Seems to be a lot of hostility toward Wikipedia of late.
I've had text books (pre-internet) with greater number of mistakes compared to this site.
Name one private encyclopedia that covers as many subjects with as much depth as wiki?
It has its problems. Some contributors may make mistakes, some pages are vandalized (occasionally by "academics" trying to prove a point) and some pages are written by marketing scum, but these get weeded out by an open system.
Speaking of marketing scum... Who stands to gain if Wikipedia slips off into the night?
M$? Think they've given up on Encarta.
A begging banner is annoying, but the site has always been free and ad-free at point of use. I've always found it very useful for a quick check, mostly unbiased and easy to reference.
"Who stands to gain if Wikipedia slips off into the night?"
People looking for solid, reliable information not amateur written and agenda edited only to get to the real citations at the end of an article?
One could garner "facts" from a WP article just before the editors cleaned up some nonsense and put that BS into a paper. The citations can be dangerous as well.
With all the sources of information available on the web, I wonder why anyone uses WP.
In answer to your question: "Who stands to gain if Wikipedia slips off into the night?"
Wikipedia badly needs competition. It isn't hard to imagine an open access, free Wikipedia that simply prohibited anonymity (the single biggest cause of grief) and funded some fact-checking. Only ideology prevents Wikipedia doing this tomorrow, even though the quality would improve enormously, and the reach (into schools, for example) would also expand.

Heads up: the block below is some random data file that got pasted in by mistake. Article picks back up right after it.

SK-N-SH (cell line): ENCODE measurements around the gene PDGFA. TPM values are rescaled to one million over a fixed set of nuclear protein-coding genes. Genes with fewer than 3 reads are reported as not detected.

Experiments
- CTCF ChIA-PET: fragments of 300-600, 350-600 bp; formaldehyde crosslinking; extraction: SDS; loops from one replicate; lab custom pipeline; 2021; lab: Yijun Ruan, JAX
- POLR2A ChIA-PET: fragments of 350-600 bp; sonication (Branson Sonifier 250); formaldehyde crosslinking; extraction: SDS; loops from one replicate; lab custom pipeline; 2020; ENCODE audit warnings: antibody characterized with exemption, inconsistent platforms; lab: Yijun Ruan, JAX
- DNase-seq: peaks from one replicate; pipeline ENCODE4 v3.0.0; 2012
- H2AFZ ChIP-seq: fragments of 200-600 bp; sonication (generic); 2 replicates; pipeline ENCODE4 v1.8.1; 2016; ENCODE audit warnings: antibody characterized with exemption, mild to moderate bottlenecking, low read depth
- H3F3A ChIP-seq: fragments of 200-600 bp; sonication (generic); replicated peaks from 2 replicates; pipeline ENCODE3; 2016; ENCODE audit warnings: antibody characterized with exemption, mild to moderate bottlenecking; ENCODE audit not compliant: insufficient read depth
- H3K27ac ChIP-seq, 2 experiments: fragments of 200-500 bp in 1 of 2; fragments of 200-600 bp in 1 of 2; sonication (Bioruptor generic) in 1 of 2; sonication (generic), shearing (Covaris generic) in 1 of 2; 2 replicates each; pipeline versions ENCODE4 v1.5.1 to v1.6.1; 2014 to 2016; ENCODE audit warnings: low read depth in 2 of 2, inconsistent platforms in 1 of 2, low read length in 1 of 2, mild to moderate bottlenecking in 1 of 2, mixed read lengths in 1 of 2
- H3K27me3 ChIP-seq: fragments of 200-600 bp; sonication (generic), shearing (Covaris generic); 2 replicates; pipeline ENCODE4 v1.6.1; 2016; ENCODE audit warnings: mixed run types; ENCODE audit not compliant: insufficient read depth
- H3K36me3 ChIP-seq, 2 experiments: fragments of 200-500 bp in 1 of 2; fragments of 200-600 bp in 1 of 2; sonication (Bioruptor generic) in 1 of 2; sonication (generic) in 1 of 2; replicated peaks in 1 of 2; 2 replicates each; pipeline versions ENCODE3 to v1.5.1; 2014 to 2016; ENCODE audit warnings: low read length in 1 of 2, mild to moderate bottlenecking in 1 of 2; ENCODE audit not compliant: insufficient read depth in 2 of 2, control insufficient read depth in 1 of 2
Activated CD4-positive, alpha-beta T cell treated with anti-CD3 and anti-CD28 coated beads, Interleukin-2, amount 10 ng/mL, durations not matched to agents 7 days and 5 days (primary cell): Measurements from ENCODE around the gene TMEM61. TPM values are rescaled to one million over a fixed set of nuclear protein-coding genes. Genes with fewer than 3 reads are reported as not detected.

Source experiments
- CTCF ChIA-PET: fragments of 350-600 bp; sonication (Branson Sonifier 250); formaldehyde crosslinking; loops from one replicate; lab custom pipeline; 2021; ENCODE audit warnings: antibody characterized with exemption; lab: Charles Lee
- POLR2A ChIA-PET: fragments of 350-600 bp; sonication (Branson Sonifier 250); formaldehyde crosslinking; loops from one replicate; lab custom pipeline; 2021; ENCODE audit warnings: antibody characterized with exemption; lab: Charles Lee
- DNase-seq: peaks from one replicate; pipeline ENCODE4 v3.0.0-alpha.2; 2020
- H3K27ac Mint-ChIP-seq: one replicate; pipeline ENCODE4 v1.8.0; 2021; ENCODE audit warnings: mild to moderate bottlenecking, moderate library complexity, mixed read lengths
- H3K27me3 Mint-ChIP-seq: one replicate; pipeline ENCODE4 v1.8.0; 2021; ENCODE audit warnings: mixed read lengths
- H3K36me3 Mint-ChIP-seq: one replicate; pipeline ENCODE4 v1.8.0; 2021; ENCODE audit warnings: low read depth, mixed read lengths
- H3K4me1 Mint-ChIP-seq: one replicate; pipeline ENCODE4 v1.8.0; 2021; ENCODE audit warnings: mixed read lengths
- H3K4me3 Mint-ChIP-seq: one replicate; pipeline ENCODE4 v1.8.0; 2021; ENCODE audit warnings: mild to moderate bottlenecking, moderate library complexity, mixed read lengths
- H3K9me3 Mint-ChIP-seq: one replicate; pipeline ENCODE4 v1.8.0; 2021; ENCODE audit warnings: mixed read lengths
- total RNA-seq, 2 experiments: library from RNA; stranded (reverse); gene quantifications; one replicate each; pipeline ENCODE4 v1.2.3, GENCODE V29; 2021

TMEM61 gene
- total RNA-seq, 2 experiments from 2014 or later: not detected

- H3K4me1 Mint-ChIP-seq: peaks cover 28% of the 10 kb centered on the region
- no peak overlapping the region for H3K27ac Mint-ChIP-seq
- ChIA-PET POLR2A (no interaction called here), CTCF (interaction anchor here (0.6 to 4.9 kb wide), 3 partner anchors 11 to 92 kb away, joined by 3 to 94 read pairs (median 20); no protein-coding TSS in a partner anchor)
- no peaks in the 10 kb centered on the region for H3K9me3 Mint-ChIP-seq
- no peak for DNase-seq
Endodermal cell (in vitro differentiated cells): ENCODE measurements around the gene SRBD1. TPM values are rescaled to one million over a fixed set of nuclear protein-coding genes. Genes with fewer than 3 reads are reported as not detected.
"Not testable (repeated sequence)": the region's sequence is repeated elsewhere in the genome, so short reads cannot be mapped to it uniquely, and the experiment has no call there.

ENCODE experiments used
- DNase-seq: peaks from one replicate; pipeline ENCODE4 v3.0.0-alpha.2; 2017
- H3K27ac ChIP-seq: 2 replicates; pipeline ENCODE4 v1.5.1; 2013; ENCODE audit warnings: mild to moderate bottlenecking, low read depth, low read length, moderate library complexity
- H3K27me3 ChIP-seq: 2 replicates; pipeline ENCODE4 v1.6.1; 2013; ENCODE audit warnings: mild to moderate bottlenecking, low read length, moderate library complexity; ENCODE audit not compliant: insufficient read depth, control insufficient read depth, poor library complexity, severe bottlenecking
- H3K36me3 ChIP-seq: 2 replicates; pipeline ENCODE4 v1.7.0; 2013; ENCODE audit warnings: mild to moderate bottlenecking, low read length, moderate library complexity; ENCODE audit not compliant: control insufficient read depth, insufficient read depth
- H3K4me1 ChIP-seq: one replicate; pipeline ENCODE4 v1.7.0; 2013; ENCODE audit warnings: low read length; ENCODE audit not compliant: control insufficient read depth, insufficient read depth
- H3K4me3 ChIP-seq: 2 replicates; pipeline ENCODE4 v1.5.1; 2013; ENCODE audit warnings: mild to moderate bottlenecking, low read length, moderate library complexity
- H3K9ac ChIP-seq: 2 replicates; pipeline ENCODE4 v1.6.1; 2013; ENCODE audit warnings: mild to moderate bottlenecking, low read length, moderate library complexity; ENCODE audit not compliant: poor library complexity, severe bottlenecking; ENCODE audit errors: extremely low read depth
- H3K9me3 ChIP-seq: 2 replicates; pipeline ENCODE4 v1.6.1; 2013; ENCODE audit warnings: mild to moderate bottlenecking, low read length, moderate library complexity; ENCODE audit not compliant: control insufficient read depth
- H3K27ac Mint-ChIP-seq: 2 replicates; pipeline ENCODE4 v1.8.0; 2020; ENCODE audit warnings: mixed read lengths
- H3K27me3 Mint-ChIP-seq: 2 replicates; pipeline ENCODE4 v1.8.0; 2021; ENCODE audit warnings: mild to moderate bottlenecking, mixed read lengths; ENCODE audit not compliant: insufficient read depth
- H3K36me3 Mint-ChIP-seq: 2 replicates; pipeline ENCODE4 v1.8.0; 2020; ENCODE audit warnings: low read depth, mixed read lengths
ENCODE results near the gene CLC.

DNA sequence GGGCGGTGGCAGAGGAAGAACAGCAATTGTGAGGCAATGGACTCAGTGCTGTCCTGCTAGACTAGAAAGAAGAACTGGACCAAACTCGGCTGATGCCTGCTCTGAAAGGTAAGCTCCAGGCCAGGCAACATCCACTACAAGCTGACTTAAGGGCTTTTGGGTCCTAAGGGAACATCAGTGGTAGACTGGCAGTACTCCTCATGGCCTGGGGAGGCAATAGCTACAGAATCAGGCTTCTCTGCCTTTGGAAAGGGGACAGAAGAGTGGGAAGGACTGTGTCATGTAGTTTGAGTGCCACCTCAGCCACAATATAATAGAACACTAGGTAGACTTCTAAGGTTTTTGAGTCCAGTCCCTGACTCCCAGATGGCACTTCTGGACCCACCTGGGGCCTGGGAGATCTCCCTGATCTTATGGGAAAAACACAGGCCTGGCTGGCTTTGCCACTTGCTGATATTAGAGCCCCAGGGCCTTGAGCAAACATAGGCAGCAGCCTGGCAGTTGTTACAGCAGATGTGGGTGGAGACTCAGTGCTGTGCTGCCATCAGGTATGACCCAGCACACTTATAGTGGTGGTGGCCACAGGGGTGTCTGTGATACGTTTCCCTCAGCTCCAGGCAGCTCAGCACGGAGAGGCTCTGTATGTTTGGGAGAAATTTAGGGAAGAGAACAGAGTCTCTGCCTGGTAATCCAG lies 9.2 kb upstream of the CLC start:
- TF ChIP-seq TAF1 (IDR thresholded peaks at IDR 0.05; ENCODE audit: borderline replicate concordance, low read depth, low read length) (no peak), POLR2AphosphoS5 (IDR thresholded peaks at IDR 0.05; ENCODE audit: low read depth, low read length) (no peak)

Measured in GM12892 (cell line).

Nothing convinces me the world needs another monopoly.
Hi Andy, I am the founder of Newslines, which aims to replace all of Wikipedia's biography and news-based pages (the most popular pages), by creating crowdsourced pages based on news events.
Because we built Newslines' editing system from the ground up, we have found that many of the ideas people have about creating "the next Wikipedia" do not work in practice. For example, we have found that anonymity is one of the key points to avoid harassment, and is not an indicator of quality. Real names policies and other identifiers are used by Wikipedia editors to gain advantage. By making our system completely anonymous during the edit process, editors cannot reject posts based on the identity of the writer, a situation that happened to me when I was a Wikipedia editor.
Another counter-intuitive point is that because we pay our writers ($1 per post) we have found that, unlike Wikipedia, which has 90% male editors, Newslines has 80% female and minority writers. In the end,. I came to the conclusion that the wiki software itself causes almost every one of Wikipedia's public problems.
WIkipedia is one truly bright star on the webs. I'm a fan, a supporter, a defender. It is stunning to me that envious, know-it-all critics sit out there on their terminals and poke barbs at how they raise and spend money. Nobody's perfect. But they have done so well, creating a brand new thing, that works well, not perfectly, but so well, that I say, "Shut up and sit down."
I want WIkipedia to have a nice, fat cushion of funding. I don't want Wikipedia to ever be threatened. I don't want Wikipedia to be ad supported. Ever.
You are exactly the type of donor that the Wikimedia Foundation has brainwashed with their annual spin, that your money is used to keep the site working well. They do that with 10% of the money they receive. The other 90% they use to stuff savings accounts and buy treasury bonds, pay software developers to write non-functioning code, pay rent in one of America's most expensive cities, and travel the world to expensive locations like Haifa, Hong Kong, London, and Rio.